I painted this guy up just a little while ago to be a mighty Dwarf Alchemist in our Iron Kingdoms campaign. He wears the mask in public quite a bit, but I suppose you would too if you were packing as many chemicals as this guy.
  10. Lidless Eye Hobbies Goes Hog Wild!

    The "Iron Kingdoms: Unleashed" boxed set came with a nice group of miniatures, as well as a nice scenario and quickplay rule. So what better way to celebrate that painting them up? I went with a neutral "game" theme for the bases, as they're not really lipped or anything and I didn't want flock all over the board game style box everything came with. First off, we have the heroes:
  11. I'm not so good at conversions and sculpting, but here it is - IK miniature konverted as my Lady's shadowrun gunslinger/cat shaman character...
  12. My Iron Kingdoms RPG group sometimes can’t hold back. When we saw that Borka: Vengeance of the Rimshaws was riding a polar bear… well, we had to figure out how that might work for us. Luckily, we have a very good GM who is willing to make up some rules in the name of Awesome. And then it fell to me to create some awesome minis featuring our heroes riding bears. I grabbed a couple bears from Scibor (they’re very large) and put a couple of Reaper Bones minis on them- then did a lot of sculpting. Here are the results: First off- the Gobber Man-at-Arms/Duelist/Horseman: And our Trollkin Alchemist/Earth Sorcerer/Long Rider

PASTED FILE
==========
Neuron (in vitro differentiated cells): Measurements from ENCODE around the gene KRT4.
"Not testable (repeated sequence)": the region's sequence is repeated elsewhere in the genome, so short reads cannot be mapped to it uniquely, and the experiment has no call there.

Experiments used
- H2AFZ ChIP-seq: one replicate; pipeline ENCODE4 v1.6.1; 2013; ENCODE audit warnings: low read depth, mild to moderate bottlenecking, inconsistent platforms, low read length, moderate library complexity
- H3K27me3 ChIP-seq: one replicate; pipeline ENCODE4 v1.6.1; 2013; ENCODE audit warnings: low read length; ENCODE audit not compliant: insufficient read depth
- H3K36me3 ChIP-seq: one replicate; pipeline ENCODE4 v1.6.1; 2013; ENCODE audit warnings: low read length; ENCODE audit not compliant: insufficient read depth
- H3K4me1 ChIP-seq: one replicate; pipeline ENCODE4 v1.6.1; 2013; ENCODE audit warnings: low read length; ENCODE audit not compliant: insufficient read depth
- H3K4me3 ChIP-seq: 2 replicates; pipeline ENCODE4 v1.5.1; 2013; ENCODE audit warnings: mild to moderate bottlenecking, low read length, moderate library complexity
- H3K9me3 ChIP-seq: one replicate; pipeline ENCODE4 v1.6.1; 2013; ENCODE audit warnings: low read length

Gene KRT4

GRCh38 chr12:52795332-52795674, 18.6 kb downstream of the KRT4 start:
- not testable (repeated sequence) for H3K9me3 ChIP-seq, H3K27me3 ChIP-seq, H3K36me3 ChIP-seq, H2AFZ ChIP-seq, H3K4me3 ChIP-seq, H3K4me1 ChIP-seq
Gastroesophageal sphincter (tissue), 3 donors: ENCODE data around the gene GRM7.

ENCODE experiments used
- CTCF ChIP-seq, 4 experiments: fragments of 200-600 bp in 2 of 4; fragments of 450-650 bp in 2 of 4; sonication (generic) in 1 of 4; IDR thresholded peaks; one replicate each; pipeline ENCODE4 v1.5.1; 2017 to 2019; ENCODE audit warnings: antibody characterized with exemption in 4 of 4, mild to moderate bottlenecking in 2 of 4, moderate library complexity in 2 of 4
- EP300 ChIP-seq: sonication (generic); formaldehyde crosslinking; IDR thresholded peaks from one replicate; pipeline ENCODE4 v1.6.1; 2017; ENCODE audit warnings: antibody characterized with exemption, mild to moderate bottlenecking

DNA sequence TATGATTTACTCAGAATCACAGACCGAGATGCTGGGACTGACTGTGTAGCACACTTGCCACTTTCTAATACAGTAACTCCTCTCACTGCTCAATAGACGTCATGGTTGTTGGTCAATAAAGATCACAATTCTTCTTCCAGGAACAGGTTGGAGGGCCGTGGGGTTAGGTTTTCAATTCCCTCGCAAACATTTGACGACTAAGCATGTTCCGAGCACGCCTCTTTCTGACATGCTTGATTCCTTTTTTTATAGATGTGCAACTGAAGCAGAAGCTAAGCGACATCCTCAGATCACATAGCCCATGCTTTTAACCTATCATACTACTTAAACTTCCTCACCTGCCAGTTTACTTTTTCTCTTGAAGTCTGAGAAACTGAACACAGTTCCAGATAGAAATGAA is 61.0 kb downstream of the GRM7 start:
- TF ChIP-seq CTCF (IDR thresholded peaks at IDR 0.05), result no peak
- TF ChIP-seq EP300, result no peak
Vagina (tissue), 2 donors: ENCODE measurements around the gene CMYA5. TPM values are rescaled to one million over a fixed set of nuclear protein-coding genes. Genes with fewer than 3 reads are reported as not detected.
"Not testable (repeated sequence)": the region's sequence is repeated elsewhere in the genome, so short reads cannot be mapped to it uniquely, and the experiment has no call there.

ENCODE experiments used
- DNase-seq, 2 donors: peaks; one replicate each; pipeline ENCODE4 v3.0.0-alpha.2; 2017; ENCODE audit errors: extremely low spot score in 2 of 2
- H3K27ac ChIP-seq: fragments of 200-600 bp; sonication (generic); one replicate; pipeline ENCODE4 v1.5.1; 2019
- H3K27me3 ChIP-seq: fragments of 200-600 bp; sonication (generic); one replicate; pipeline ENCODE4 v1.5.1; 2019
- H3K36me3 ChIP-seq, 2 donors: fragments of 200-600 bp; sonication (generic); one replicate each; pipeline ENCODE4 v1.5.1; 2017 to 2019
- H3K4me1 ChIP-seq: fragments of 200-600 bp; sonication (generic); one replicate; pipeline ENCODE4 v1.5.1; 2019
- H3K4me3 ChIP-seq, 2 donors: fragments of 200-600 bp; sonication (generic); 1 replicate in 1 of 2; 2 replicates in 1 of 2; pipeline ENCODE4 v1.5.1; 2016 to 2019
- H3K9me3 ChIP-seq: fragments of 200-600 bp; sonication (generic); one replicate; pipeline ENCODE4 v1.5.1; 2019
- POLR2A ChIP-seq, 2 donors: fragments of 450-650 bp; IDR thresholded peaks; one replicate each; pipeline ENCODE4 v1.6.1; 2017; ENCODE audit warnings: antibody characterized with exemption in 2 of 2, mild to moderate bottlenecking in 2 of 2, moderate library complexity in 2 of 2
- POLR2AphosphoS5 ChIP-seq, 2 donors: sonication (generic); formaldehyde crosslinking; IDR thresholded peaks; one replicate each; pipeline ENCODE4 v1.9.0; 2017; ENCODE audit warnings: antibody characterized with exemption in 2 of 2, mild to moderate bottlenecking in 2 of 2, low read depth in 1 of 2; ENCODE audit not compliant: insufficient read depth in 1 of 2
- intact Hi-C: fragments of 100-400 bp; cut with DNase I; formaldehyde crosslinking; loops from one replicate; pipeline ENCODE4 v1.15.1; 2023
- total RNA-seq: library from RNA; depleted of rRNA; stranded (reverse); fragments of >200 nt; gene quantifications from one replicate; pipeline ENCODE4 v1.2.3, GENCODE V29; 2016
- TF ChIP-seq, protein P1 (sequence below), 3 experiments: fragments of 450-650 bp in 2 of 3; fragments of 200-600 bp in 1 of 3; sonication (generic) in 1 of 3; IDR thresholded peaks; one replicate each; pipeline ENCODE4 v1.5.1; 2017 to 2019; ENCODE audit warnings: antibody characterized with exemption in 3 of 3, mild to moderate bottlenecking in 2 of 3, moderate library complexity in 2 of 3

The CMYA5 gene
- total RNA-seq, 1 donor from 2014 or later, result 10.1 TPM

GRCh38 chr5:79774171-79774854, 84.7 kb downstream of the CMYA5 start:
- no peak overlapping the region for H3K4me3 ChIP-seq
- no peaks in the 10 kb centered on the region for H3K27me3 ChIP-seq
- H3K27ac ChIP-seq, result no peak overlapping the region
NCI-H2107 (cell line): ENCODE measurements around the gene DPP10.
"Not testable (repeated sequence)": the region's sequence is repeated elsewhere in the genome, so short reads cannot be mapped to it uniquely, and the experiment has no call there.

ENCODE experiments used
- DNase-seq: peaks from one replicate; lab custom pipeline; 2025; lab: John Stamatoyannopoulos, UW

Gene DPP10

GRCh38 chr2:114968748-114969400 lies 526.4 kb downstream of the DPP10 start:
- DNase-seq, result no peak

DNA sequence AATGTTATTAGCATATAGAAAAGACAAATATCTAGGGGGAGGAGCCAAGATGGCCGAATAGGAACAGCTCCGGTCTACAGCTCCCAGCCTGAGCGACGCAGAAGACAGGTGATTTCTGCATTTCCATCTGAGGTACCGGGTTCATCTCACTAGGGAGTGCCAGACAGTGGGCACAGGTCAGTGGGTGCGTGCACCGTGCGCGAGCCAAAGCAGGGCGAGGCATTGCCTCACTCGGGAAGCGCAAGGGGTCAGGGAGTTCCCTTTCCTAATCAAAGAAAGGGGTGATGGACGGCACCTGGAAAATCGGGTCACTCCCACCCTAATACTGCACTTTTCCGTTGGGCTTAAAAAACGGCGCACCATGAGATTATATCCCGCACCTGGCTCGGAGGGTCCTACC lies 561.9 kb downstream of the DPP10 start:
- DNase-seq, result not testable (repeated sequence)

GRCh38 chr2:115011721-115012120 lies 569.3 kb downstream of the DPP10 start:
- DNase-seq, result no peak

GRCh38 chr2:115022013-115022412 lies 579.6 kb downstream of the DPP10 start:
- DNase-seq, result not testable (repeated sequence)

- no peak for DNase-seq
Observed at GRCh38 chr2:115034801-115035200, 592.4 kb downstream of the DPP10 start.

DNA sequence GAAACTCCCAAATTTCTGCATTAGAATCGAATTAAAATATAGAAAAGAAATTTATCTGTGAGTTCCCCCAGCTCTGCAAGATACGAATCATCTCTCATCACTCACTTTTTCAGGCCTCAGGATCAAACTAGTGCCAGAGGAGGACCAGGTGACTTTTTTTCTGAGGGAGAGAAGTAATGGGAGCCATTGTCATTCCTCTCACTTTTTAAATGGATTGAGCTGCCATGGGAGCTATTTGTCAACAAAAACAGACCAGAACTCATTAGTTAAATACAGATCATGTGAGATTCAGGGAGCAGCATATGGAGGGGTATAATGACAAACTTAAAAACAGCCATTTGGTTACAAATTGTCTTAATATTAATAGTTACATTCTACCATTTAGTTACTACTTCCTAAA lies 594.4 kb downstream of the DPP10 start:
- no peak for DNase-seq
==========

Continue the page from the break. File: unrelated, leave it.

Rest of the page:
13. Reaper Bones 77160: Judas Bloodspire, Vampire (converted) For my first Iron Kingdoms RPG session, we spent a good portion of the time writing up character sheets, and not everyone came to the table with a concept -- so I didn't have everyone's custom minis ready (not knowing any better than the players what they were going to play). One of the players decided to go with a Gun Mage -- basically a spellcaster/gunslinger who specializes in infusing his pistols (and the ammunition therein) with special effects. I used a cowboy proxy for the first game, but to get the proper Iron Kingdoms look, I needed something with a long button-up, coat, tricorn hat, and very antique-looking pistol. There are official Gun Mage minis from Privateer Press, but none of my friendly local game stores had them in stock, and I wearied at the thought of putting in a mail order for ONE pricey miniature that might or might not arrive in time for the next game. So! Time to dig into the Box o' Bones! I wanted somebody with a fancy coat, and I'd already put the Bones Captain Barnabus Frost to use (as a Khadorite conversion), but Judas looked like a possibility with a few tweaks. My figure had a very bendy sword, so my initial plan was to chop it off and put the gun in that hand, but I decided to give the "dip it in boiling water" method another go. I've had spotty results with it in a few cases, but here it worked PERFECTLY -- it was rather uncanny, the way the blade straightened out on its own once dipped into very hot water. (Note: The right arm is actually a separate piece that comes glued on, but it's fairly easily snapped free. Therefore, I was able to dip JUST the sword into hot water, without having to subject the whole figure to the treatment.) Given that the sword looked just fine now, I decided to make the mini a lefty. That was accomplished by chopping the left arm off right at the joining point with the shoulder pauldron, drilling pin holes, then reattaching with wire at an adjusted angle. The trickier part was in taking a sharp hobby knife to the outstretched hand -- originally in a sort of "reaching out for something" pose, but I managed to extend the thumb, shave down the inside of the cuff, and hollow out the palm and thumbpad area so that a pewter "dwarf pistol" (from a Warhammer Fantasy sprue) fit nicely in, with the index finger going over the trigger, and bent-out thumb fitting behind the stock. For another conversion project, I had transformed a few plastic Clix "Crimson Skies" aircraft into passable starfighters -- and starfighters don't need props in space! (Technically, they don't need WINGS, either, but that's beside the point.) That left me with a few little clear plastic circles that were used to represent spinning props, and I've kept those around just in case they might be handy. I used one to slip over the barrel of the flintlock, and painted Khador runes (it's a letter substitution code) around the circumference. I've picked up quite a few HeroClix and HorrorClix minis on the cheap, including quite a few that were acquired simply for any translucent plastic "special effects" on the figures that I might be able to use for other purposes. One of these was a figure called "Shaman" -- basically a guy sitting in the lotus position, supported by translucent blue "lightning" effects. While that's a cool enough thing on its own, I don't need all that many people in spandex, so I got this just for the lightning. ;) I trimmed off a strand with an interesting-looking crook to it, and inserted the narrow tip into a hole that I'd bored down the barrel of the flintlock. (Thankfully, the flintlock was actually thick enough in diameter for me to do that!) The intended effect is that we've got the character firing off an enchanted bullet, and in my imagining, this one is some sort of lightning effect ... although I confess that I don't even know if that's an option for a Gun Mage under the rules, so -- artistic license!